On-Package RAM Could Be a Silver Lining for Handheld Chips

Aside from low bandwidth, APUs also have to deal with high latency since the system memory isn’t placed right next to the iGPU but is instead either soldered to the PCB or slotted into SO-DIMM slots.


One of the solutions that can reduce latency is placing RAM right next to the APU die or on the die itself, similar to what Apple did with their M system-on-a-chip (SoC) family. And by the looks of it, Intel is planning to equip its Lunar Lake mobile CPUs, slated to arrive sometime in 2024, with on-package RAM which should solve the high latency issue.

Intel CPU die with on-package RAM chips.
Intel

That said, we don’t yet have any info regarding the memory bandwidth of this on-package RAM solution, but I’m confident it will be pretty high because, like AMD, Intel wants to do this to improve the AI performance of its chips. Once again, an AI-focused improvement could indirectly benefit future gaming handhelds.


Even though NPUs and AI performance are currently all the rage at AMD and Intel, the silver lining here is that both iGPUs and AI-related tasks greatly benefit from increased memory bandwidth. While Microsoft’s AI push looked like pretty bad news for future handhelds at first glance, it could turn out to be a pretty solid boon in the end.

What About ARM Solutions Like the Snapdragon X Elite?

ARM-based chips and Windows on ARM have been gaining more and more traction in the recent couple of years.

The Snapdragon X Elite and Microsoft’s renewed interest in Windows on ARM is the talk of the town in many tech circles. The Snapdragon X Elite shows great promise concerning performance and power efficiency when compared to the current Intel mobile solutions, and Microsoft is trying to one-up Apple by improving Windows on ARM and is working with partners to launch several ARM-based laptops later this year.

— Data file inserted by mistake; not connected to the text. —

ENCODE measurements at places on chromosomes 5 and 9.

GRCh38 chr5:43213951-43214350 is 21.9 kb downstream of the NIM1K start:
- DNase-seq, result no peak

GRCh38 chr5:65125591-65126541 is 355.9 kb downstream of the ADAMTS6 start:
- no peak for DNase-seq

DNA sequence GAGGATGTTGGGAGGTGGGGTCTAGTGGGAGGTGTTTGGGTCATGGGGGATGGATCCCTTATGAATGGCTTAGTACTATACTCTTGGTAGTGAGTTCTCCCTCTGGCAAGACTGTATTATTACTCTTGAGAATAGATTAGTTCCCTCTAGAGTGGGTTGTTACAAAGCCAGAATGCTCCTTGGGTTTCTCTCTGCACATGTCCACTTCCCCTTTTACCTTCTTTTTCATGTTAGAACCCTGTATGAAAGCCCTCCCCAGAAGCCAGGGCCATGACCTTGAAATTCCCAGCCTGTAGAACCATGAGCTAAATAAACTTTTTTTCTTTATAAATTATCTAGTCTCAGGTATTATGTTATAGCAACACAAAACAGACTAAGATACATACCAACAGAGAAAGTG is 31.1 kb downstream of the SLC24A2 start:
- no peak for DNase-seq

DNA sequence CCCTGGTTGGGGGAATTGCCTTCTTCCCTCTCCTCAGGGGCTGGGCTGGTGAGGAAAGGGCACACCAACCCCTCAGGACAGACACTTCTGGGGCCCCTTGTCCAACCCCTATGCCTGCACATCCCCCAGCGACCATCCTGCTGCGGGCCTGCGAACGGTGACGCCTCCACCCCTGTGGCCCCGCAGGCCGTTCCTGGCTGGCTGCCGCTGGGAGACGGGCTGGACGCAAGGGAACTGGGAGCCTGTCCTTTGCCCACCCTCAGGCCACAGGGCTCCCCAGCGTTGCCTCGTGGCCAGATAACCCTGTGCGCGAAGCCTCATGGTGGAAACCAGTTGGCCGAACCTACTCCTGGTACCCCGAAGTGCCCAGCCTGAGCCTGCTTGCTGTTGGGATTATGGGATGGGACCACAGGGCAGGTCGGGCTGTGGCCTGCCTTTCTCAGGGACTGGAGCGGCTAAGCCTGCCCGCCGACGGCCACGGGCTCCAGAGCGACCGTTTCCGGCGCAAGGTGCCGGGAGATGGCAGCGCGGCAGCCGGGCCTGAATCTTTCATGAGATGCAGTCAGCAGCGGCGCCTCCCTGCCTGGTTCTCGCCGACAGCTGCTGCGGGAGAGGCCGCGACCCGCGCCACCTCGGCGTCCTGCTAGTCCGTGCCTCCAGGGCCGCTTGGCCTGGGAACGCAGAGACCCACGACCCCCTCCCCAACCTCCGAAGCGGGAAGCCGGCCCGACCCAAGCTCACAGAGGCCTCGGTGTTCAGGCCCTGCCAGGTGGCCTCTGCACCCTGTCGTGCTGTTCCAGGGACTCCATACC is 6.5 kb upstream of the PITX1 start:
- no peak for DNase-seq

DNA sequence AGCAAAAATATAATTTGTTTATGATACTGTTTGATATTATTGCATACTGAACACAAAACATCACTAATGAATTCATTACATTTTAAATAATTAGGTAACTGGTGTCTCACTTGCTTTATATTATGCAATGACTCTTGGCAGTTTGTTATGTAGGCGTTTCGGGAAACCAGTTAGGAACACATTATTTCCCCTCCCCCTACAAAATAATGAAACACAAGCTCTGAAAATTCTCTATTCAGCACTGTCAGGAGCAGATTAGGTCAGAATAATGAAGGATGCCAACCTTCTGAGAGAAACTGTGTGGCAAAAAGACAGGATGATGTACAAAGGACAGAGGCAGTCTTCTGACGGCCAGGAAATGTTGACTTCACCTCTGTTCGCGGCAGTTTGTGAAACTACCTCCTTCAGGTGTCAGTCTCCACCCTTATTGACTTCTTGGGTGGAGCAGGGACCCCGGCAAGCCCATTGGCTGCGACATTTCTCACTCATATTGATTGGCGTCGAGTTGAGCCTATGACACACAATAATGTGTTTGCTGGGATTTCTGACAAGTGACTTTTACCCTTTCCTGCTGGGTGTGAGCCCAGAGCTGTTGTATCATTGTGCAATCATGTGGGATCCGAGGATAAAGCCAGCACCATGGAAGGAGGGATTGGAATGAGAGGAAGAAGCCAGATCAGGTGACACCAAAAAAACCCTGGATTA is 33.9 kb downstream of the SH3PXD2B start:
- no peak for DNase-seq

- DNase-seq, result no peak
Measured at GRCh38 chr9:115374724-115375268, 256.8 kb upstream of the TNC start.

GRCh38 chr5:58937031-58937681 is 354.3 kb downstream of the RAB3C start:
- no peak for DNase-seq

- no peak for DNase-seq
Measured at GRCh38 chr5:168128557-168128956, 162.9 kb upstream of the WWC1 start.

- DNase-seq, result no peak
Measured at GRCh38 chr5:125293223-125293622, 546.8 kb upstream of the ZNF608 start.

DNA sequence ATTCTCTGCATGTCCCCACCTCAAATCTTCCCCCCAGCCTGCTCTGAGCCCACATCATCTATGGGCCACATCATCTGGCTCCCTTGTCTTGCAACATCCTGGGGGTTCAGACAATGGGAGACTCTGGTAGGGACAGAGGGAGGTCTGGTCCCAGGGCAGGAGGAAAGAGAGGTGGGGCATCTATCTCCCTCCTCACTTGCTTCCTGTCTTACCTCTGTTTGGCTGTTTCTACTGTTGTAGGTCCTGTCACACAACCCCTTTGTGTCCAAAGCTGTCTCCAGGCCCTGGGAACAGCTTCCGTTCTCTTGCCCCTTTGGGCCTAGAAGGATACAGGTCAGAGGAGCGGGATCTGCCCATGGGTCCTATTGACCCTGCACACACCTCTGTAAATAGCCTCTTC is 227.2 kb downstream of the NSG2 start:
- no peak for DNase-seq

The thing that’s interesting to me is Qualcomm’s focus on gaming, with the company claiming at this year’s Game Developers Conference that many games “should just work” on devices equipped with the Snapdragon X Elite SoC. This is great news that shows Qualcomm is serious about the gaming prowess of the upcoming ARM-based Windows laptops. Qualcomm has also shown its reference design laptops running Control and Baldur’s Gate 3 at playable frame rates, another proof that they are taking this seriously.

Snapdragon X Elite Hero Revised
Qualcomm

This sounds promising for future ARM-based Windows laptops, but it could also mean that we might see handheld gaming PCs powered by ARM chips in the future. ARM SoCs can be incredibly power efficient, making them perfect for mobile solutions. The high-performance version of the Snapdragon X Elite gulps up to 80W of power, the thin and light version of the chip only uses 23W of power, and that’s for the entire device, not only the SoC.


For comparison’s sake, my ROG Ally can use more than 40W of power for the entire device, on battery with 25W Turbo Mode on, and with 50% screen brightness. That’s almost double compared to the thin and light version of the Snapdragon X Elite.

It’s still early days for the X Elite, and it’s true that we’ve yet to see the first Windows laptops based on the SoC. If Qualcomm remains committed to improving gaming performance on Windows, which also includes working on making older games playable, I wouldn’t be surprised to see a Windows-based gaming handheld powered by a future version of the X Elite.

Who knows, maybe ARM is the future of gaming handhelds. After all, there are rumors about the next Xbox being ARM-based, and it wouldn’t be too outlandish for the rumored Xbox handheld to be powered by an ARM chipset even if Microsoft ultimately decides to keep an x86 CPU at the heart of the next Xbox.



Whichever the case, Microsoft’s AI obsession might have put a damper on significantly improving the gaming performance of next-gen handheld gaming PCs. By comparison, AI’s thirst for memory bandwidth and Microsoft’s rekindled interest in Windows on ARM could indirectly result in future handheld PCs finally matching budget graphics cards in gaming performance after all.

In time, this could be great news for all of us who prefer gaming on our handhelds.



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By John P.